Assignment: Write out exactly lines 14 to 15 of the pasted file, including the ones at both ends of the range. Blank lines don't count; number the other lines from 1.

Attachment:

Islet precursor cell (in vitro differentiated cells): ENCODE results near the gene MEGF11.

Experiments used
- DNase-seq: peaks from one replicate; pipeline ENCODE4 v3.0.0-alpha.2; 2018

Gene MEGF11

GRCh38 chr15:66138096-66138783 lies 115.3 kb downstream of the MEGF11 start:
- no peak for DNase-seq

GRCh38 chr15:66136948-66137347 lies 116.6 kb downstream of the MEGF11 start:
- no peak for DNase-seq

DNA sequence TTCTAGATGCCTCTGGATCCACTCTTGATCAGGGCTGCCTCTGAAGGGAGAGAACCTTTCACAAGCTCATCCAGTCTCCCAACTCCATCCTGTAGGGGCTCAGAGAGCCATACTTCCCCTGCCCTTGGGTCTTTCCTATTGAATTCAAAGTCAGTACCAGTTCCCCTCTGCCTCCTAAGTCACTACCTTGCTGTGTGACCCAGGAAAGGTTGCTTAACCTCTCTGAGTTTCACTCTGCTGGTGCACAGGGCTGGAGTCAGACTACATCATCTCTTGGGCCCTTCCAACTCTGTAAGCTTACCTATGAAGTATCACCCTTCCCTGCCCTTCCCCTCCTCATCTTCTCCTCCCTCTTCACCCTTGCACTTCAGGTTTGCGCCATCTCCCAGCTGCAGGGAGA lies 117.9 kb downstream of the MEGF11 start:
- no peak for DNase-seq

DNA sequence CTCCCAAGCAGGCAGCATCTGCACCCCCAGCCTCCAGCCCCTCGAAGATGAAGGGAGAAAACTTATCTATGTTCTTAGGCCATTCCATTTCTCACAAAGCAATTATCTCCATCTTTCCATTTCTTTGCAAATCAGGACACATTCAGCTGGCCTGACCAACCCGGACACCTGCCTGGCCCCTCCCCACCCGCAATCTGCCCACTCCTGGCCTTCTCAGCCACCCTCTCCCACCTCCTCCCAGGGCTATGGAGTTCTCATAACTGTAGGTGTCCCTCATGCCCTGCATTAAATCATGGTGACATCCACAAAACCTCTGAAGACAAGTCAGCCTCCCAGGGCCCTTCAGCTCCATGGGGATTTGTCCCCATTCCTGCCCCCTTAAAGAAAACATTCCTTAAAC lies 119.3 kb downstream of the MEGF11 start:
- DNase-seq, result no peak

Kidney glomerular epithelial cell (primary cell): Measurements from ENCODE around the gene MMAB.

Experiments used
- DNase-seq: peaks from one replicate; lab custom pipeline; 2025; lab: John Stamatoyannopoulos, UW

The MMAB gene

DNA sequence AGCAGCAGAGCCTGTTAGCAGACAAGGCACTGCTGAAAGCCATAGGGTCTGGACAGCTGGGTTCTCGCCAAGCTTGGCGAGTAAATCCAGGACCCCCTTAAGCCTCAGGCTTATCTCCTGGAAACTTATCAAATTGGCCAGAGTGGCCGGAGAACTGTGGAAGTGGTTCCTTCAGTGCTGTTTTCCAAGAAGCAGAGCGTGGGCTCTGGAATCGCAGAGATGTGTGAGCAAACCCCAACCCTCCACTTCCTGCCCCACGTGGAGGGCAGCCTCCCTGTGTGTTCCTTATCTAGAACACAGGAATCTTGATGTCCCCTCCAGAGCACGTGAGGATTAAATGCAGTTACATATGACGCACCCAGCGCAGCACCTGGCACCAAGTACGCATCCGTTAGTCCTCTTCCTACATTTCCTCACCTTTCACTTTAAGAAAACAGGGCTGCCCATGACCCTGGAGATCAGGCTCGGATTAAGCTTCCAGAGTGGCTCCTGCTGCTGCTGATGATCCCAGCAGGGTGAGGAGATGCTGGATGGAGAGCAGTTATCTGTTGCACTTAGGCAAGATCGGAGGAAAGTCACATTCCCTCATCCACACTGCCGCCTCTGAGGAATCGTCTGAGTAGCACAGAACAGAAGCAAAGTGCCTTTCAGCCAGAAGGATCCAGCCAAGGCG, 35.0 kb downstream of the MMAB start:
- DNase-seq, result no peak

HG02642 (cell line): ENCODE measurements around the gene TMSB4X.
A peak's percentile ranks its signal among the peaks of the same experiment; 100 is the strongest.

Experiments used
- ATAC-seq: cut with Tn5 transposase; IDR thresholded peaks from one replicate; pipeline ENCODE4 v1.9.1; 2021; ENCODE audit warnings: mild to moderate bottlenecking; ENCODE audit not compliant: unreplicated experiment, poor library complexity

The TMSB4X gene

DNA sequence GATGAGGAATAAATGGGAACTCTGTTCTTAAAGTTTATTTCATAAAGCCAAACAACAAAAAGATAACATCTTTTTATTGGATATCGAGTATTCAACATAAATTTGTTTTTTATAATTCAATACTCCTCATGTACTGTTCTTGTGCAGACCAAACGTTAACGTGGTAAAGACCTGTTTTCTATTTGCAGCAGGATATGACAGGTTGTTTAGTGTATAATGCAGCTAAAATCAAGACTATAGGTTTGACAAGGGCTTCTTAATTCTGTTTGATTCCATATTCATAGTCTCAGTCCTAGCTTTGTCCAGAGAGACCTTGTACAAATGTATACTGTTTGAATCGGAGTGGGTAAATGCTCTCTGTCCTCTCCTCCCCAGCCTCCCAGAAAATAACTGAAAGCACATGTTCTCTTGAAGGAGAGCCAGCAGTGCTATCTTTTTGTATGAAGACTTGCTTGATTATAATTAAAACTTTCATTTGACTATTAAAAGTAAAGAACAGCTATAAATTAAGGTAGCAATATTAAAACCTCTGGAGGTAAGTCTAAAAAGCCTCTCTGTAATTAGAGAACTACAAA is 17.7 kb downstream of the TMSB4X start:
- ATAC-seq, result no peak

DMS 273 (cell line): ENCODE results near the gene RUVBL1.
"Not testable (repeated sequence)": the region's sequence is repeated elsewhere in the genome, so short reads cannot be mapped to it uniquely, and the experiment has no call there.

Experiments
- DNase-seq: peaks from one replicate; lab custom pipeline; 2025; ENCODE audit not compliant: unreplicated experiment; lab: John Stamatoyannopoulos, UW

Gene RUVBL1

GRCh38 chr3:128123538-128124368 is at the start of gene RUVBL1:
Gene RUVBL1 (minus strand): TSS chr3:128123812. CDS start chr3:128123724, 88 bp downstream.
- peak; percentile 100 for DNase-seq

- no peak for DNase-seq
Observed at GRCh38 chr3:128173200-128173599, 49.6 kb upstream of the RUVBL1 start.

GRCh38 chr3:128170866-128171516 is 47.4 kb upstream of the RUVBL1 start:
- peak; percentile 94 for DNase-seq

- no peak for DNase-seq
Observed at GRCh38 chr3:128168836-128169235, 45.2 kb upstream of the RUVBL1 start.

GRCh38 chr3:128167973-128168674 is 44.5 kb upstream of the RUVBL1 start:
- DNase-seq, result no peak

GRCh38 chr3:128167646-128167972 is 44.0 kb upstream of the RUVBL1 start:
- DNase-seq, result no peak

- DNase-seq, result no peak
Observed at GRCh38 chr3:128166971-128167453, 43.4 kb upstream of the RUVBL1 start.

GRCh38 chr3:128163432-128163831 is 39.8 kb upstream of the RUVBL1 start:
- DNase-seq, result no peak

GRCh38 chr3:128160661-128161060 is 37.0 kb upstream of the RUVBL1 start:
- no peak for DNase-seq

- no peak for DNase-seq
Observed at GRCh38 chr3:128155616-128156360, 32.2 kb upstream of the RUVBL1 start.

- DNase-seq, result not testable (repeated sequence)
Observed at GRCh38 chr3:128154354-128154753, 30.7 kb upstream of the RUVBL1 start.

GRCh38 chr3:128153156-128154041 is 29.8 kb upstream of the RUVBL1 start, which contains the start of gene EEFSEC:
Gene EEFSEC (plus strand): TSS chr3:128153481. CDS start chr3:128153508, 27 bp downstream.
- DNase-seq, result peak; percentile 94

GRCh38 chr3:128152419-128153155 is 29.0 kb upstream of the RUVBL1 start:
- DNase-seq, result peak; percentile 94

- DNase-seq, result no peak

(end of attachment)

Experiments used
- DNase-seq: peaks from one replicate; lab custom pipeline; 2025; lab: John Stamatoyannopoulos, UW